Air traffic controller and pilot organisations have sharply criticised the Supreme Court’s decision, just as they have in respect of earlier convictions handed down by lower Swiss courts for operational incidents that resulted in neither injury nor damage.
This criticism is justified. First, the Supreme Court’s endorsement of the Federal Criminal Court’s approach to establishing the facts by referencing SAIB’s report runs counter to the principles of safety investigations following aviation incidents. The sole purpose of such investigations is to determine what went wrong in order to use this information to learn and prevent similar incidents from happening in future. It is not the purpose of any such investigation to establish the facts in order to find criminal liability.(6)
Second, it is difficult to see why the significant loss of required separation and TCAS commands alone suffice to conclude that an actual collision risk existed.
Aside from the question of what constitutes a significant loss of separation, the horizontal and vertical distances between two aircraft at one point in time say little about the collision risk. Key for a collision risk assessment are the actual and predicted 3D trajectories of the conflicting aircraft over time – an actual collision risk exists only if the trajectories will possibly meet. There was no such finding in the instant case.
Similarly, the issuance of TCAS commands says little about the collision risk. The current version of the TCAS equipment onboard the conflicting aircraft communicate with each other and will, if certain requirements are met, command a climb RA to one aircraft and a descend RA to the other. Every airline pilot is trained to immediately comply with any such TCAS RA, which is highly likely to resolve the conflict.
Accordingly, the crews of RYR 3595 and TAP 706 quickly followed their TCAS commands and resolved the conflict.
Under these circumstances, a realistic assessment should have concluded that the actual collision risk remained within reasonable bounds. The better view would have been that there was no „danger to the life and limb of other people“ within the meaning of Article 237 of the Criminal Code.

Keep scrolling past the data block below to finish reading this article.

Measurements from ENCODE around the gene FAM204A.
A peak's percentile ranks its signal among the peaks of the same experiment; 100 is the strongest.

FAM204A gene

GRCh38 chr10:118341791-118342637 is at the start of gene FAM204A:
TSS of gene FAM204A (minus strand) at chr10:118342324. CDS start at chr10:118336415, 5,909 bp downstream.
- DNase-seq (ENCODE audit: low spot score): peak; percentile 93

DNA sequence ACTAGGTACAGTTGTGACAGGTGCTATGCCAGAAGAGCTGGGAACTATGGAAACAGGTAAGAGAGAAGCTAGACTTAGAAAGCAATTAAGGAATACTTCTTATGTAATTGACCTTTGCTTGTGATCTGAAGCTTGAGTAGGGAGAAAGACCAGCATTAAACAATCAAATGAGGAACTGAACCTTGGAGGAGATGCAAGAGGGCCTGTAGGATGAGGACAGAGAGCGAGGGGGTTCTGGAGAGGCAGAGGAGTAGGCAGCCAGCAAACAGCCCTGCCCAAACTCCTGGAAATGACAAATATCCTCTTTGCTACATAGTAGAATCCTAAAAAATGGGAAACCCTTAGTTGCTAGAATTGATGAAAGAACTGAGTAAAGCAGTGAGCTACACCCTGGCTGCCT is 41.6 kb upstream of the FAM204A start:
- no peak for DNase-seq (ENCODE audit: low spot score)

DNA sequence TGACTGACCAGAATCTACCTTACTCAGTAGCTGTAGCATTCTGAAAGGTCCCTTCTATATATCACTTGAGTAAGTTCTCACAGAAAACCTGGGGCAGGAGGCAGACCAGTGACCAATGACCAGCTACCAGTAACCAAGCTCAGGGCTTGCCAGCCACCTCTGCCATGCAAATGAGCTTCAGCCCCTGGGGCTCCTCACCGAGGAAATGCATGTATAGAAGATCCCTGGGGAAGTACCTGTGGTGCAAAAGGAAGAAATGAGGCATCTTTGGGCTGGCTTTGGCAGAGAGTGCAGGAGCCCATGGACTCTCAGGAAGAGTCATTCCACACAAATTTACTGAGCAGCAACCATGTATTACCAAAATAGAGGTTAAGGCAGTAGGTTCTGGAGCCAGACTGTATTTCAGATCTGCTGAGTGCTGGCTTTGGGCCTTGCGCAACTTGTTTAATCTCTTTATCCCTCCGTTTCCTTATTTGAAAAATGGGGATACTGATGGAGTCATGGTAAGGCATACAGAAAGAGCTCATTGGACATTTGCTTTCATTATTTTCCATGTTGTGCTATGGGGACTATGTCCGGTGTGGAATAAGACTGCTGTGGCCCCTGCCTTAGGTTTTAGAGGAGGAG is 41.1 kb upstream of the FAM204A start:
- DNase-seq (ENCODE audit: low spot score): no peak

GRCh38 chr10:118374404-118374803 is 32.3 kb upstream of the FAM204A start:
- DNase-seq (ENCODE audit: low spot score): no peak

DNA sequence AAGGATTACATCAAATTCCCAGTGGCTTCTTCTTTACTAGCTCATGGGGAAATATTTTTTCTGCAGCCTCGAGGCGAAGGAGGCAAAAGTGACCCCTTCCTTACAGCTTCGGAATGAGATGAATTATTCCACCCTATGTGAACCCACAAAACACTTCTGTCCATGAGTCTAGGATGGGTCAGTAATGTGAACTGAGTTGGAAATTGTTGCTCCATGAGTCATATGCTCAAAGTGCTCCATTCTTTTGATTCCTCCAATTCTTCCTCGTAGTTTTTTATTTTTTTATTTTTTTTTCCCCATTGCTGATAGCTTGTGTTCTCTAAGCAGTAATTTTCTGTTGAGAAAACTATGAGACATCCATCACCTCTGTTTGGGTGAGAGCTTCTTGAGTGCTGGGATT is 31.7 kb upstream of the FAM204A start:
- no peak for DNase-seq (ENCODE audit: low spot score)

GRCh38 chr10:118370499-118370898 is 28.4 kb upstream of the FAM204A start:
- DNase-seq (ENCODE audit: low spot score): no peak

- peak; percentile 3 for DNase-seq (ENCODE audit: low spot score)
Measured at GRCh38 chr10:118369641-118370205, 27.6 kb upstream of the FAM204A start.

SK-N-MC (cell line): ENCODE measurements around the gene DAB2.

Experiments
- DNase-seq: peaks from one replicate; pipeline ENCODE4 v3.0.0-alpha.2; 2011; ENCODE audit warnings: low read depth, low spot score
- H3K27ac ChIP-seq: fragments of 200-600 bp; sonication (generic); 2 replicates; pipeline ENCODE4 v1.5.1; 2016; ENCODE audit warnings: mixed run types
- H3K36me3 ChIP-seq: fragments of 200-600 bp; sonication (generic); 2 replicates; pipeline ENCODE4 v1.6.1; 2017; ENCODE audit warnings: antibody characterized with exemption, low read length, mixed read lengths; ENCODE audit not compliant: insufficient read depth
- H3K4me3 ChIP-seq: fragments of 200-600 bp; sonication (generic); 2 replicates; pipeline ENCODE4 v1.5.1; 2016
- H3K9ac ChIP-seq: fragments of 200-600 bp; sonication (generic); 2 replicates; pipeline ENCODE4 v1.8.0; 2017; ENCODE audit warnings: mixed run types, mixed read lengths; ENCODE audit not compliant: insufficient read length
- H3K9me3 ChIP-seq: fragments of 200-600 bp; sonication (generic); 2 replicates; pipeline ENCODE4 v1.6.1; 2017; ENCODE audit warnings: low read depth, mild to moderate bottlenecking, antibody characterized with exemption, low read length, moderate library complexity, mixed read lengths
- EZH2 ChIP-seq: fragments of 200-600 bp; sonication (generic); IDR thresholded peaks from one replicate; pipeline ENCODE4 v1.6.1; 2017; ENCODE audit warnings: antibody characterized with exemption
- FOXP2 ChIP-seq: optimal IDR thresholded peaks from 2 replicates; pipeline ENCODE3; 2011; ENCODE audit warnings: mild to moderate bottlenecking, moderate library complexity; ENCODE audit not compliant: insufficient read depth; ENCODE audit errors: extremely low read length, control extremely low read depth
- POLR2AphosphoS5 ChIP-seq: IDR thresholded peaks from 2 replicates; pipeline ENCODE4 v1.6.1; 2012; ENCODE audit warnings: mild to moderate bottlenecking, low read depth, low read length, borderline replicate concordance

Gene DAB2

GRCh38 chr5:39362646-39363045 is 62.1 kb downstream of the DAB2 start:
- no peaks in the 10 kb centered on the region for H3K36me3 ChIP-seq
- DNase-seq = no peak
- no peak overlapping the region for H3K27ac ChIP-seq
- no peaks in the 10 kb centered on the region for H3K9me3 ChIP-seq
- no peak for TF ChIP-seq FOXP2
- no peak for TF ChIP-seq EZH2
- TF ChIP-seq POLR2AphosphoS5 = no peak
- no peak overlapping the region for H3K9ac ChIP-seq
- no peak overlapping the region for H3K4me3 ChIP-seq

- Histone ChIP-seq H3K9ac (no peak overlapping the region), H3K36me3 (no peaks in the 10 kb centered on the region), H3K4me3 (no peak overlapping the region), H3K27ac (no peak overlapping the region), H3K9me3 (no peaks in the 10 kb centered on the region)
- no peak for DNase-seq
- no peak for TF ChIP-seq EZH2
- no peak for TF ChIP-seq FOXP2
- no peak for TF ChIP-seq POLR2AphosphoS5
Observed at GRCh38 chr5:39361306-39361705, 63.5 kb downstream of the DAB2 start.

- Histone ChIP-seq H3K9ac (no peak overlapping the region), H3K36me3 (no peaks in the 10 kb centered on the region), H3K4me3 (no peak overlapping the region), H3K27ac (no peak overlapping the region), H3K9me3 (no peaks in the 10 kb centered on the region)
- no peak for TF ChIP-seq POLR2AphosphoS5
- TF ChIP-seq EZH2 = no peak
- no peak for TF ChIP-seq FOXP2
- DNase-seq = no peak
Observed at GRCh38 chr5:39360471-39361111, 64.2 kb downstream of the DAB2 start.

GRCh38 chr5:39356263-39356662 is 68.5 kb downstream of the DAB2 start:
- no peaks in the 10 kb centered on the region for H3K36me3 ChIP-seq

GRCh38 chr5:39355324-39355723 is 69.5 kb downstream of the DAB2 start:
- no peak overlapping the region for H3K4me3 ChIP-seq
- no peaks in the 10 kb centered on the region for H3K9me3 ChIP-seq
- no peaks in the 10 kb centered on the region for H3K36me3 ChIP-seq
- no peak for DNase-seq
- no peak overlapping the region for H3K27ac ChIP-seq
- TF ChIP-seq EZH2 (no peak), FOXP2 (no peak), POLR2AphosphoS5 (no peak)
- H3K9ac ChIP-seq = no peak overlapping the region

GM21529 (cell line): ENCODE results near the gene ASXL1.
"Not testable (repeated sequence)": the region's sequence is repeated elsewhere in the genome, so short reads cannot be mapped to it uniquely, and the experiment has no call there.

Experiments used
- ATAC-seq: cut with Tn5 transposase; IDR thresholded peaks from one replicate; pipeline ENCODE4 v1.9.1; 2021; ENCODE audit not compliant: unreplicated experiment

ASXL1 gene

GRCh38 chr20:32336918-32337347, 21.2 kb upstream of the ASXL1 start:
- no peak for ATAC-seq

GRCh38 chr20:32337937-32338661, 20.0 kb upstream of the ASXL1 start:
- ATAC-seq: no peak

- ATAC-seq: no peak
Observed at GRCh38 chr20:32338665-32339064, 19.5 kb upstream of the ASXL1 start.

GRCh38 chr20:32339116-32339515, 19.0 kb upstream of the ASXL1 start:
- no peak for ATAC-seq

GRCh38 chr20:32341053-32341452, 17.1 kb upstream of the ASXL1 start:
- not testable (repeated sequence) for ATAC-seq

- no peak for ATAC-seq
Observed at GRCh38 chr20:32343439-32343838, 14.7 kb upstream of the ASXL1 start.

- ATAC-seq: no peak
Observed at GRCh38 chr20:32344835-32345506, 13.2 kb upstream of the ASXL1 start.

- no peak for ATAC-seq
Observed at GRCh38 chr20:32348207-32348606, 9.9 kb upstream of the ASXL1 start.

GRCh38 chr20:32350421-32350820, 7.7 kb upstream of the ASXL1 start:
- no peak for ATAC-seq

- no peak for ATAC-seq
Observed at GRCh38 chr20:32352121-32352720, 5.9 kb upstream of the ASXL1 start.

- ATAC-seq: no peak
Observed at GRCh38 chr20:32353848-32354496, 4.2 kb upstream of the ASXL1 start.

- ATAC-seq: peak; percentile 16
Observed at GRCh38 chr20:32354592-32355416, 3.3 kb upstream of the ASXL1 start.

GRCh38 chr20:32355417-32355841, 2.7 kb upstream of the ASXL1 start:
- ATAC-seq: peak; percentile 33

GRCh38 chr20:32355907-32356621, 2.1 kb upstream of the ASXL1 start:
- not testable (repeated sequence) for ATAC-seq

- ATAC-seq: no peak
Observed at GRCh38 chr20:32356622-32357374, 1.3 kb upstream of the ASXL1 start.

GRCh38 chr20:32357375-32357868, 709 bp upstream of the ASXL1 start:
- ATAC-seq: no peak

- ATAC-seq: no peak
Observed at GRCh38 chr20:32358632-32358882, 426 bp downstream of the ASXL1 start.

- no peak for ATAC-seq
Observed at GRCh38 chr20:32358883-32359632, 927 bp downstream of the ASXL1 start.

Third, the Supreme Court’s decision is at odds with the ‚just culture‘ concept, which establishes that aviation professionals should not be punished for actions, omissions or decisions taken by them that are commensurate with their experience and training, but does not tolerate gross negligence, wilful violations or destructive acts.(7)
While the air traffic controller made a mistake, his mistake arguably does not amount to gross negligence or other unacceptable behaviour. The just culture concept works only if aviation professionals are given broad protection against criminal prosecution and conviction. The Supreme Court’s decision makes it difficult for aviation professionals to treat their mistakes as learning opportunities. This is a major step backwards for aviation safety.
(1) Judgment 6B_1220/2018.
(2) Final Report 2211.
(3) The ICAO categories are as follows:
- A – Risk of collision: the risk classification of an aircraft proximity in which a serious risk of collision has existed;
- B – Safety not assured: the risk classification of an aircraft proximity in which the safety of the aircraft may have been compromised;
- C – No risk of collision: the risk classification of an aircraft proximity in which no risk of collision has existed; and
- D – Risk not determined: the risk classification of an aircraft proximity in which insufficient information was available to determine the risk involved or inconclusive or conflicting evidence precluded such determination.
(4) Judgment SK.2018.1.
(5) See Paragraph 18.104.22.168.2, Annex 10 of the Chicago Convention and Paragraph 22.214.171.124.2 of ICAO Doc 4444 on Procedures for Air Navigation Services.
(6) See page 2 of SAIB Report 2211, Paragraph 3.1 of ICAO Annex 13 and Article 24 of the Swiss Air Navigation Act.
(7) See EU Regulation 376/2014, which Switzerland adopted by virtue of the EU-Swiss Air Transport Agreement.